Aristotle once said, “Man is by nature a political animal.” Well, that statement is particularly true when it comes to the people of the United States of America. Before coming here, I mostly grew up in Ottawa, the capital of Canada. Living in the capital, I’ve grown up and worked in politics. When I moved to Duluth, I didn’t know what to expect, but I was excited to be in the midst of a presidential election. I had watched the debt ceiling debacle, among other fights last year, and became skeptical of the functionality of American democracy. However, I was wrong. Here are my observations on the American political system from my outsider perspective. America remains an example of how democracy works. Despite the gridlock in Congress, Americans remain optimistic and passionate about the future of their country. John Winthrop’s famous line about America being “a city upon a hill” is still relevant for your democracy. Duluth, with a population of under 100,000 people is considerably smaller than my hometown. Yet, it still has a “capital” feeling to it. What do I mean by that? There is an ever-present feeling of an election. Recently starting in the Master of Advocacy and Political Leadership program here at UMD, I have witnessed Minnesotans deeply concerned about the future of the United States. There is an unfailing view that politics can be changed from within. I have seen constant ads, campaign signs, and voter drives. News channels analyze anything from broader policy differences to the clothing the candidates are wearing.
Thomas Jefferson once said, “Whenever the people are well informed, they can be trusted with their own government; that whenever things get so far wrong as to attract their notice, they may be relied on to set them to rights.” Jefferson’s words are especially poignant in modern America. Yes, many Americans complain about the frivolous comments, present in the media, on the U.S. election from body language analysis to what the candidates are wearing. But Americans should feel lucky they have so much information at their disposal. Yes, some of the commentary is irrelevant, but it is much better to have too much information than too little.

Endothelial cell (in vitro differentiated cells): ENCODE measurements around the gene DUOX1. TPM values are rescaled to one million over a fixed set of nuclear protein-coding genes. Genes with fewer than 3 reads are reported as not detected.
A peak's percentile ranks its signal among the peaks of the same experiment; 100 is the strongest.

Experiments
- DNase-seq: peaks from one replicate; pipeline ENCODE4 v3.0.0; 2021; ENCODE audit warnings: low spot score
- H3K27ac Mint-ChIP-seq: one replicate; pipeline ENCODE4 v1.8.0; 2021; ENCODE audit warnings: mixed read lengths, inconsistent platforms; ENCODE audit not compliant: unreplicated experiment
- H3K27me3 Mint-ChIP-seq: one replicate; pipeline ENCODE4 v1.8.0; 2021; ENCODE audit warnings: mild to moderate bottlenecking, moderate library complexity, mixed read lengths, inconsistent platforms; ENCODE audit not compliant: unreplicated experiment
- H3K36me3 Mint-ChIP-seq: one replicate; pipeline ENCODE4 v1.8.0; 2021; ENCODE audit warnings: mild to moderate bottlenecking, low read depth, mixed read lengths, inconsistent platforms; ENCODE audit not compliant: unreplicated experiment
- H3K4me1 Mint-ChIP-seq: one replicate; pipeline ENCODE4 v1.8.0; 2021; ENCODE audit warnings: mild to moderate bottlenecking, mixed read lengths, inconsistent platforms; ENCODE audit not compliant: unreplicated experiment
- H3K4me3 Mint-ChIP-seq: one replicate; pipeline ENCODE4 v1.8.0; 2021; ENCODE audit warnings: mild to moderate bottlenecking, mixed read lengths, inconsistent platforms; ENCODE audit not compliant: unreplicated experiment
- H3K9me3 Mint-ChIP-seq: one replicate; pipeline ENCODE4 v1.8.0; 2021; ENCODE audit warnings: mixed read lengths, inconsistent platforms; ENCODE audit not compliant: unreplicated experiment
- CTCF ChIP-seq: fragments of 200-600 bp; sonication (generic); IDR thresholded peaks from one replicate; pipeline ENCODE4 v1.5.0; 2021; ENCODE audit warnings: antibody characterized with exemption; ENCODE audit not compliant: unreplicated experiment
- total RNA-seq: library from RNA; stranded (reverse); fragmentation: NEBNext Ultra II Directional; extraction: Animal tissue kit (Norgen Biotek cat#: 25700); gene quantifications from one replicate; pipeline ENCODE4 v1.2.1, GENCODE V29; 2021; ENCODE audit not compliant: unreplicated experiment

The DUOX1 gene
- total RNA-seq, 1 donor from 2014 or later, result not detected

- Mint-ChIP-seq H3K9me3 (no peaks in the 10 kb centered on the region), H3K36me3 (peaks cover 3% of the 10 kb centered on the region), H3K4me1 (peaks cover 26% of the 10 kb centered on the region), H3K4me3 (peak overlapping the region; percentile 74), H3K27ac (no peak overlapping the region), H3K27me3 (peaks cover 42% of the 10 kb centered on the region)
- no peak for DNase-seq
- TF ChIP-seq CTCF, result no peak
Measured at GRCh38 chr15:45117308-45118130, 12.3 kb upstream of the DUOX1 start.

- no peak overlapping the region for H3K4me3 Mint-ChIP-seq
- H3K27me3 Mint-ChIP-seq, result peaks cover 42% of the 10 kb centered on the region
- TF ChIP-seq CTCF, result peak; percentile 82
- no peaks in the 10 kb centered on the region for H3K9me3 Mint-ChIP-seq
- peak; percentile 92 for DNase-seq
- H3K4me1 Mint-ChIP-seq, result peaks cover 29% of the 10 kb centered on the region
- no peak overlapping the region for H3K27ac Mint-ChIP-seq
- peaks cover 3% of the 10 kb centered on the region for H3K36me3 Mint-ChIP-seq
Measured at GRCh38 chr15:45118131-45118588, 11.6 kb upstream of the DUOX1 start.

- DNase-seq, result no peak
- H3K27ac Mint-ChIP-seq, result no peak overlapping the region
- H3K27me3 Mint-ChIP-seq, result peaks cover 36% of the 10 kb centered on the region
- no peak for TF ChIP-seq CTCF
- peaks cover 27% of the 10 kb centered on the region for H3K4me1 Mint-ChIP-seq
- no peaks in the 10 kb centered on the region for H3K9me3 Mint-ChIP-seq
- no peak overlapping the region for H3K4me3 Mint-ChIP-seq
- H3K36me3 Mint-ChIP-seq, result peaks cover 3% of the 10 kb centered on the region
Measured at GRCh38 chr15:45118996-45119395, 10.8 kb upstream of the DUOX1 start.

There has been dismay that debates are purely spectacle, showmanship. Many voters have been subjected to different versions of the same numbers, whether it be unemployment levels, energy policies, and so forth. However, this is only part of the story. Another founding father, John Adams, said, “Facts are stubborn things; and whatever may be our wishes, our inclinations, or the dictates of our passion, they cannot alter the state of facts and evidence.” American voters have an incredible amount of resources at their disposal to search the facts and check for themselves the claims the candidates have made. Think of all the fact-checking websites, the 24-hour news media, blogs, YouTube videos, etc.
American democracy is thriving more than ever because of the essentially unlimited information at all of your disposal. You can now watch what a candidate may have said years ago on YouTube, you can search the facts on unemployment for yourself. The facade of American democracy may show decay and a lack of truth, but the situation is one of a completely empowered electorate. A presidential candidate is subject to intense scrutiny, an unbelievable vetting process. Almost everything a candidate once said is publicized. Most Americans have the benefit of almost complete transparency in the voting process. This may not seem present in your government, but the election brings back the best in American democracy. Yes, the fight is very negative this year, but political ads and debates are not necessary in choosing a candidate anymore. There is far more information available beyond the traditional means of conveying a message.
American government may be broken. However, that can be changed. American democracy is still working brilliantly. And as FDR argued, “Let us never forget that government is ourselves and not an alien power over us. The ultimate rulers of our democracy are not a President and senators and congressmen and government officials, but the voters of this country.” Your democracy is still something to be proud of. The race for the presidency remains perhaps the toughest litmus test in the entire world. American government can be functional again. Americans must demand more from their representatives. This can be done if the passion I have seen here in Duluth from these elections continues after Nov. 6.
BY MICHAEL SCOTT email@example.com
photo credit to Matt Busch